Junker Ju 60 and Ju 160
Knowledge of the development in the USA of the Orion and similar aircraft had prompted Deutsche Lufthansa (DLH) to consider the possibilities of procuring smallcapacity passenger transports of similar performance for use over European express routes, the so-called Blitzstrecken. The airline discussed its requirements with Junkers, which, as a result, initiated design of the Ju 60 eight-seat commercial transport. The Ju 60 departed from the traditional Junkers design concept in having an oval-section fuselage with smooth skinning rather than a rectangular section with corrugated skinning, although the latter form of covering was retained for the wing and tail surfaces, and instead of the usual multi-spar wing, a two-spar structure was adopted. The overall concept was similar to that of the Junkers W 34 and the main undercarriage members were fixed and closecowled. DLH had not anticipated the rapidity with which the Orion would appear on European services and, realising that it had set its sights too low, demanded an increase in cruising speed of at least 10 per cent over that specified earlier. It was obvious to the Junkers design team that the new requirements could not be met by the Ju 60 and design was immediately initiated of an entirely new aircraft retaining no more than a conceptual similarity to the earlier design, this being assigned the designation Ju 160.
Nevertheless, work on two prototypes of the Ju 60 was continued at Dessau and the first of these, the Ju 60a (c/n 4200) registered D-5, flew in September 1932 with a Pratt & Whitney Hornet A2 nine-cylinder radial rated at 525 hp at 1,900 rpm for take-off and 600 hp at 2,000 rpm at 3,280 ft (1000 m). The Hornet A2 was replaced early in the flight test programme by a Siemens Sh 20 ninecylinder radial rated at 580 hp at 1,860 rpm at 1,640 ft (500 m) and with which the prototype was redesignated Ju 60bi, this power plant giving place in turn, early in 1934, to a Pratt & Whitney Hornet T2D2 affording 670 hp for take-off and driving a two-bladed Junkers-Hamilton propeller of 9-84 ft (3,0 m) diameter in place of the three-bladed Hamilton Standard of 9-35 ft (2,85 m) diameter previously fitted. By this time, the first prototype had been fitted with retractable main undercarriage members and was designated Ju-60dli.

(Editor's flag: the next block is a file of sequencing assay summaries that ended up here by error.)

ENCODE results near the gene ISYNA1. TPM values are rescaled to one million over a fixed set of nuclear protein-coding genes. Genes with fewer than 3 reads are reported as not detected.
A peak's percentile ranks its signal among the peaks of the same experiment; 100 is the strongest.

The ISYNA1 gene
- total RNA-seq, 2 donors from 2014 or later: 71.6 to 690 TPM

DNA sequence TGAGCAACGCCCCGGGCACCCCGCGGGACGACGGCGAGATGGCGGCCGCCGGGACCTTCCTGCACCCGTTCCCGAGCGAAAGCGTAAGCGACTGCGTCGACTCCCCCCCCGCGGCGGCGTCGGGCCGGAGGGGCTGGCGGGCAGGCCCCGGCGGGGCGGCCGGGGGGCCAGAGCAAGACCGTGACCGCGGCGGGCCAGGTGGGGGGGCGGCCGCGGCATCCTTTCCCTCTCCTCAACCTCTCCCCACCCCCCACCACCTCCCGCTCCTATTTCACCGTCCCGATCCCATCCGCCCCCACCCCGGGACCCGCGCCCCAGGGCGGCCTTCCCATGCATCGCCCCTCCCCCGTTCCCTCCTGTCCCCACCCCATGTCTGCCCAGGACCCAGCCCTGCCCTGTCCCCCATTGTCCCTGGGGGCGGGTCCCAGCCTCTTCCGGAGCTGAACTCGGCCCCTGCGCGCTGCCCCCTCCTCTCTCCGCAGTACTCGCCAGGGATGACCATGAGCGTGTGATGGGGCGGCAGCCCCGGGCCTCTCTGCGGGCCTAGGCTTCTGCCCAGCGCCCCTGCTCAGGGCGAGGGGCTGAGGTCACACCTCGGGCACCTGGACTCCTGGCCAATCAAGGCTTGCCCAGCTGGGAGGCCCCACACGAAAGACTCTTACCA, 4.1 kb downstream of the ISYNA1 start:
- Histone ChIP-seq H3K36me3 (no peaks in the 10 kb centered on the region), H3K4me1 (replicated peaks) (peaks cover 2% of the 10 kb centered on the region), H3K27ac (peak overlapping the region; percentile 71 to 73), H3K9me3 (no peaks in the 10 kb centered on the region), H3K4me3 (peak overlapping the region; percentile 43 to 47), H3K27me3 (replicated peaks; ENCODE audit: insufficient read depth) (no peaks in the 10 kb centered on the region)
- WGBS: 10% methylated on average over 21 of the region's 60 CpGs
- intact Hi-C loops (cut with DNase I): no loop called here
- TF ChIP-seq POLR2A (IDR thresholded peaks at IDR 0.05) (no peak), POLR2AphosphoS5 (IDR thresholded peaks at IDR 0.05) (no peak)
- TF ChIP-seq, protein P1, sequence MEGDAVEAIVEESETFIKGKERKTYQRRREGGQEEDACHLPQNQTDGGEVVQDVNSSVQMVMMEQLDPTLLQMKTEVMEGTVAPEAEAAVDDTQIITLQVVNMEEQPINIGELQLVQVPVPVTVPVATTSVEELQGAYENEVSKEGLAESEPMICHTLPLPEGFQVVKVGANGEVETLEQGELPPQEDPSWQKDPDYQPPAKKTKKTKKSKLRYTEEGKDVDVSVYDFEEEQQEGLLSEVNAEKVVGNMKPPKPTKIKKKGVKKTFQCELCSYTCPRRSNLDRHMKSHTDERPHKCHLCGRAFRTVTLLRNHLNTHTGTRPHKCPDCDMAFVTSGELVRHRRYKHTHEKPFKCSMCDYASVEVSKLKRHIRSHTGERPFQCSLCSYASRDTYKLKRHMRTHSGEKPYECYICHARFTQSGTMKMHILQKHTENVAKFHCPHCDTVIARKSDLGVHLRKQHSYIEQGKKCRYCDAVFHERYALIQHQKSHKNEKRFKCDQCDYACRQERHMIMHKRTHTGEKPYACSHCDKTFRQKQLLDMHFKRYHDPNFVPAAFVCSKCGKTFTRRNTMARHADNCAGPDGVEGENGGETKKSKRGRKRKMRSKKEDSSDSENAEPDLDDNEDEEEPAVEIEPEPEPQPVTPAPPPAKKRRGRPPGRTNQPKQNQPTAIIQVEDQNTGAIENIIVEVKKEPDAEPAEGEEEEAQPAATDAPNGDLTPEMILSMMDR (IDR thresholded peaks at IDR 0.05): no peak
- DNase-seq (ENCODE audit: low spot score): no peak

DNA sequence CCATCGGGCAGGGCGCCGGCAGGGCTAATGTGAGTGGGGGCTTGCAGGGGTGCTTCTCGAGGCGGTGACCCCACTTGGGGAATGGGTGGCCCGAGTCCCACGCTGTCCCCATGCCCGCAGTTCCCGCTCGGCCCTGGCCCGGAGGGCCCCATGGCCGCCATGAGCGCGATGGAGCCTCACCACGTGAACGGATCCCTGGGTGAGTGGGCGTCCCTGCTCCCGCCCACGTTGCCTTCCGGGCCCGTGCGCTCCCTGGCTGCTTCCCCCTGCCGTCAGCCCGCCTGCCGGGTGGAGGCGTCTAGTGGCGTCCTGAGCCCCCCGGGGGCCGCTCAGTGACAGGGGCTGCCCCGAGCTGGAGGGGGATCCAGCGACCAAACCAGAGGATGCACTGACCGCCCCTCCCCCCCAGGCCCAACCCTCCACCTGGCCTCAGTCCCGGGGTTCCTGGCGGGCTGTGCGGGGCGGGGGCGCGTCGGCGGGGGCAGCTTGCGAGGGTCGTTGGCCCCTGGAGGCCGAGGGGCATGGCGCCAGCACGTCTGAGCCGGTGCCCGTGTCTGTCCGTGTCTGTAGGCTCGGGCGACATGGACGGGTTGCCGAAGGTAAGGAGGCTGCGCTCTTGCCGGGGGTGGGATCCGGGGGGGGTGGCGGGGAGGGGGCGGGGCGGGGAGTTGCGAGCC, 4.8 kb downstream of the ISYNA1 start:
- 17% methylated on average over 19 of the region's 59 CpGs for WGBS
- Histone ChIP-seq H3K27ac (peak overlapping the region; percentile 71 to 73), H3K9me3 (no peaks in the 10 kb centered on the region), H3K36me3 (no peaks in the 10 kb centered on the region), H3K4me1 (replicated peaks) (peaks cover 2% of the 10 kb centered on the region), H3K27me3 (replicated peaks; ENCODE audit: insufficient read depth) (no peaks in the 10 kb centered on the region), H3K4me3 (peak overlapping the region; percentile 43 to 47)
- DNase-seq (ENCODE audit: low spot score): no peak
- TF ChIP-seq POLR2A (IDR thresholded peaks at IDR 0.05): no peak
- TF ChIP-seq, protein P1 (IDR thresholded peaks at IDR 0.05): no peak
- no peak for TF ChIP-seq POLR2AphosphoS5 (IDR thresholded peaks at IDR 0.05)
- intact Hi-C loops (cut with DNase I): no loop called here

The main undercarriage members retracted forward into bulged wing fairings, the wheels remaining semi-exposed, and this feature had been introduced by the second prototype, the Ju 606a1 (c/n 4201) registered D-2400. Powered by a BMW Hornet, this aircraft was delivered to DLH shortly after completion and, named Pfeil (Arrow), flew route proving trials as a freighter over the Berlin-Vienna-Budapest-Sofia-Salonika-Athens route until the summer of 1933. It was subsequently converted to accommodate six passengers as the Ju 60cle and operated by DLH over the Berlin-Breslau-Gleiwitz and the Essen-Diisseldorf-Cologne-Frankfurt-Nuremberg-Munich routes, eventually being re-registered D-UPAL. After withdrawal from DLH service early in 1936, the Ju 60cle was transferred to the Luftwaffe and subsequently served as a liaison aircraft at the Rechlin test centre. The first prototype was also to be used briefly by DLH as a short-range liaison aircraft with the registration D-URIM.
Powered by a BMW Hornet C rated at 550 hp, the Ju 60ba1 possessed essentially similar performance to that of the Ju 60a and empty weight, too, was similar, although normal loaded weight was reduced to 6,834 lb (3100 kg). Flown for the first time in June 1934, the Ju 160 V 1 (c/n 4202) D-UNOR Luchs (Lynx) was powered by a 650 hp Pratt & Whitney Hornet T2D1 radial. The equi-tapered wing with corrugated skinning featured by the Ju 60 gave place to a wing which, while'retaining the same span and area as that of the earlier design, featured substantially increased leading-edge taper and slight negative trailing-edge taper, utilised a new aerofoil section and had smooth skinning. The tail surfaces were similar to those of the Ju 60 but had smooth skinning; the main undercarriage members retracted inwards into centre-section wells and the two crew members occupied side-by-side staggered positions whereas those of the Ju 60 had mounted in tandem. The main cabin provided accommodation for six passengers.
The production model, the Ju 160A, was powered by the BMW 132E (licence-built Pratt & Whitney Hornet) rated at 730 hp at 2,050 rpm for take-off and 660 hp at 2,000 rpm at 3,280 ft (1000 m), and differed from the prototype primarily in having a marginally longer fuselage and a broader-chord rudder of reduced depth. Production of the Ju 160 was to total 48 aircraft of which 20 were to be delivered to DLH, 11 of these serving on the so-called Blitzstrecken by the summer of 1935, and at least 16 remaining in the DLH inventory at the beginning of W W II. Apart from two examples (of the Ju 160D-0) exported to Japan and at least three to the DVL (Deutsche Versuchsanstalt fiir Luftfahrt-German Aviation Experimental Establishment), the remaining aircraft were delivered to the Luftwaffe for the liaison role. In addition to the basic Ju 160 production model, variants included the Ju 160A-2 intended for the military liaison role with a four-seat main cabin of which two-three were delivered to the Luftwaffe; the Ju 160B-0 which, powered by the BMW 132A, was a special version for the DVL which took delivery of two; the Ju 160C-0 with a BMW 132A and increased take-off weight of which eight were supplied to DLH, one later being transferred to the DVL; the Ju 160C-2 military version of the C-0 for the Luftwaffe of which 14 were built (two of these being assigned to DLH for use as freighters) and the Ju 160D-0 which reverted to the BMW 132E engine and had the increased take-off weight of the C-0.